From Oxford he moved to St Mary’s Hospital, London, to complete his clinical training. Life must have acquired a more serious measure at that stage, not only in his studies but in wartime London. He graduated in 1941 – taking a shorter course than usual because of the necessities of war time. But it was not all work and even the stories of fire watch on the roof of the hospital attracted a Boys Own Paper veneer – whether he really did shove incendiary bombs off the roof with his bare hands is a moot point but it made a good story. But life for Earlam then was, I think, really about love. It was at Mary’s that a petite, efficient young nurse from the Welsh valleys came into his life. This was a match that, as we all know, blossomed and flourished for almost 70 years. Earlam and Nansi married in London in July 1945 but very shortly afterwards Earlam, by then commissioned into the Royal Army Medical Corps, was posted overseas, to India, at the start of a separation from Nansi that lasted almost 18 months.
Earlam served in several places in India and was then sent on to Japan, arriving after the Japanese surrender and in the aftermath of the atomic bombs on Hiroshima and Nagasaki. There are photos that Earlam took of what was the city of Hiroshima. They are characterised by an eerie desolation and destruction as far as the eye can see. How can we tell what impact that sight had on a 26 year old, recently qualified doctor? It is difficult to know as he almost never discussed it but I might suggest that it was an important influence on the priorities he showed to his family and to his community for the rest of his life. Experiencing devastation on that scale can surely only make one more committed to the safety and care of those one loves and for whom one has responsibility.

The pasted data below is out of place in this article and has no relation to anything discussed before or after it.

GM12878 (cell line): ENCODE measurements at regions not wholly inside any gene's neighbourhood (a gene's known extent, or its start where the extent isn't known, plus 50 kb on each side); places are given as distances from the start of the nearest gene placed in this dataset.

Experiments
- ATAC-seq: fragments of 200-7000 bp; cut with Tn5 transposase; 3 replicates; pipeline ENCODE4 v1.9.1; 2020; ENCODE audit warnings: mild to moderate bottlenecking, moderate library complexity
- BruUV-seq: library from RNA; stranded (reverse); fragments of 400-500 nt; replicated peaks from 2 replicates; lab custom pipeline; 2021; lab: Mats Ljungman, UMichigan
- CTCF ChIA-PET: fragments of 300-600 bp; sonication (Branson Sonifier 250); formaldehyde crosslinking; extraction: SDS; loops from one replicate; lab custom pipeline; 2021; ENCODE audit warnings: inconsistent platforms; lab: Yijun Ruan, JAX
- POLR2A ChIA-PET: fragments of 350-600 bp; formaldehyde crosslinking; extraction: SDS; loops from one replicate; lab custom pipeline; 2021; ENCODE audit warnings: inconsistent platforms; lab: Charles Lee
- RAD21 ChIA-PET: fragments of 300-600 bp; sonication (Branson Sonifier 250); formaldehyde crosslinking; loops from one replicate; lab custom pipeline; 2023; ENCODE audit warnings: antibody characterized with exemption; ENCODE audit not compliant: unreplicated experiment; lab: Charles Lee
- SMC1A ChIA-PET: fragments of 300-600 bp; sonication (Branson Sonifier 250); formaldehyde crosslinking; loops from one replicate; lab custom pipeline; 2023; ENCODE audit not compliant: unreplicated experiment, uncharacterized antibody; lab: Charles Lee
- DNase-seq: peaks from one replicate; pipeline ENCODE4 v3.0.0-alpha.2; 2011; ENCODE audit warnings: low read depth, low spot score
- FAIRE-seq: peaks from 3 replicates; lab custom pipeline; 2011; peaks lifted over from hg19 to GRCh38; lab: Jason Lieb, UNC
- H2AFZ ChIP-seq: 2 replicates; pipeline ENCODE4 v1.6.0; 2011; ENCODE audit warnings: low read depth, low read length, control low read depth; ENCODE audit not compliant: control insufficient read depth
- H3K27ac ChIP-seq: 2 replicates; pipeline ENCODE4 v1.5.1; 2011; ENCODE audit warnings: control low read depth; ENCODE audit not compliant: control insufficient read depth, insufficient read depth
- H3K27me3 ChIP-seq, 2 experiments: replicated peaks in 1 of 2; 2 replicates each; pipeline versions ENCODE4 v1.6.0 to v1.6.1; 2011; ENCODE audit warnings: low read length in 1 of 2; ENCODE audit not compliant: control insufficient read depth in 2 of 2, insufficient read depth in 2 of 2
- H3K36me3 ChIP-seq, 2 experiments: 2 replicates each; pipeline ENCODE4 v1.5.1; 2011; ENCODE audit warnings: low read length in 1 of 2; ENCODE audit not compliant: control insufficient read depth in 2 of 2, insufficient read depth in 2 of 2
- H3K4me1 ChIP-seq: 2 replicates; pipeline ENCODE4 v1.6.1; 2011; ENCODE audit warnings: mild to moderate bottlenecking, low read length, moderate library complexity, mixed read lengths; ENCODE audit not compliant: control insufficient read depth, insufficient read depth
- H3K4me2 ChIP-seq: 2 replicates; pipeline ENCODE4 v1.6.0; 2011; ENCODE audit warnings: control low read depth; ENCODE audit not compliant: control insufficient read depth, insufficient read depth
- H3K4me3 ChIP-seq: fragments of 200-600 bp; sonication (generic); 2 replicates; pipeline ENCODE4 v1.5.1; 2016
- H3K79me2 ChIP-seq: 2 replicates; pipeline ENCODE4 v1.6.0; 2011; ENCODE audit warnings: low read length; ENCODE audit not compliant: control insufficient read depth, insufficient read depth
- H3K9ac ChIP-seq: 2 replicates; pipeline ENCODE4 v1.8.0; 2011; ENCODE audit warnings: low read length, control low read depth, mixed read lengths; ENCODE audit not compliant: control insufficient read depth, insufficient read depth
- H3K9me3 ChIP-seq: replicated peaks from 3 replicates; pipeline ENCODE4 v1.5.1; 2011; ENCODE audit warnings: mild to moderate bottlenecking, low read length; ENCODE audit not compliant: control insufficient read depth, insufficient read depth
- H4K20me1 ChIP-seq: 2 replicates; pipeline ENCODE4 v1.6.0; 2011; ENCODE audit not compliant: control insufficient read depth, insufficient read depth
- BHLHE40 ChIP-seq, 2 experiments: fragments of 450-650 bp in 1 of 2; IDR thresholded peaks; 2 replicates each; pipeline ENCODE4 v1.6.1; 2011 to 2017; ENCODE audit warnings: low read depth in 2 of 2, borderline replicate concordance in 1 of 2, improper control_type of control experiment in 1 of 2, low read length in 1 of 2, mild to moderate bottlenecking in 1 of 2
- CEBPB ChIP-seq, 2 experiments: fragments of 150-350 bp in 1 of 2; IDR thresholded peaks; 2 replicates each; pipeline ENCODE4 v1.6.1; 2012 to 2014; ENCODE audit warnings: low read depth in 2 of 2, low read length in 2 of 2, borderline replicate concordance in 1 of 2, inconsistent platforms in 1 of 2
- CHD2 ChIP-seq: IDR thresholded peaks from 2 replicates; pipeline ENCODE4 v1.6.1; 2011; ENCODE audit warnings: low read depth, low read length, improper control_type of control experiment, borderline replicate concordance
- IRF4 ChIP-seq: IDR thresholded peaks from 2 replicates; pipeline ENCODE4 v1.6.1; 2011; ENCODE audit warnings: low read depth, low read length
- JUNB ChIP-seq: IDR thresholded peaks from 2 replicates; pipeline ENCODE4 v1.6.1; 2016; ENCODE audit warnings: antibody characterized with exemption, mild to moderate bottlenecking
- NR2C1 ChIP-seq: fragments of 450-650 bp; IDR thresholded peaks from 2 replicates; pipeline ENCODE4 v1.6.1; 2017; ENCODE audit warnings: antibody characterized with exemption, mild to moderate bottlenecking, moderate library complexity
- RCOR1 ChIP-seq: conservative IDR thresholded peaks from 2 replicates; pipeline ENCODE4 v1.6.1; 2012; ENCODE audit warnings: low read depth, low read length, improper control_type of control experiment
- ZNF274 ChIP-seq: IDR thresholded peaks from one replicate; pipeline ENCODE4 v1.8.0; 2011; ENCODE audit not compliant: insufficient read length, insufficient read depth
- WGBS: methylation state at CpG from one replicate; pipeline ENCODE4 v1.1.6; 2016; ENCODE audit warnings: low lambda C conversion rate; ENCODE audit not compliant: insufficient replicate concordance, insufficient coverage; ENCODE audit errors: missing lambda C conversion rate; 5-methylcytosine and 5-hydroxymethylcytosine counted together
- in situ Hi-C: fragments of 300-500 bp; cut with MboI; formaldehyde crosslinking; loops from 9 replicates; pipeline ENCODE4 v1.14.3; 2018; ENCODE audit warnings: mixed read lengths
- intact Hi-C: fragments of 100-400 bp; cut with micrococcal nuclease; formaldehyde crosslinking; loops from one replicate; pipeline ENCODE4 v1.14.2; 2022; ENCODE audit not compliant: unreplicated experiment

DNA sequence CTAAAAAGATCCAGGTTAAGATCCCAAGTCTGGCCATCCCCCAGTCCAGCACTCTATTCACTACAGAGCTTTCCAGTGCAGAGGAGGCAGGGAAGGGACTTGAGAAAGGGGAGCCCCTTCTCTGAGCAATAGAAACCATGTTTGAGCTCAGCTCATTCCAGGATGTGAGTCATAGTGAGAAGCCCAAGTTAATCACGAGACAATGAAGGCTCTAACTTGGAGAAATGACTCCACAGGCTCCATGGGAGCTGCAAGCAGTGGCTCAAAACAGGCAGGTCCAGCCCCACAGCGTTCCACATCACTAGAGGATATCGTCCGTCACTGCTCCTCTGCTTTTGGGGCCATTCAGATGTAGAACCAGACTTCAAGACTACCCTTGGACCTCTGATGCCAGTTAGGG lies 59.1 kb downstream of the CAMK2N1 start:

On his return from Japan in 1946, Earlam and Nansi moved to Wigan, rapidly settling into the community. Earlam, like Pieter his brother and Billy Bennett his brother in law, joined his father in general practice. These were the days of ‘Call the Midwife’ when poverty and pride went hand in hand across large parts of the community. Earlam, Pieter and Billy were called out at nights and weekends, delivered babies (and there are some here today who were delivered by Earlam) and they took on all the challenges that general practice threw at them. They were in the thick of it when the NHS began.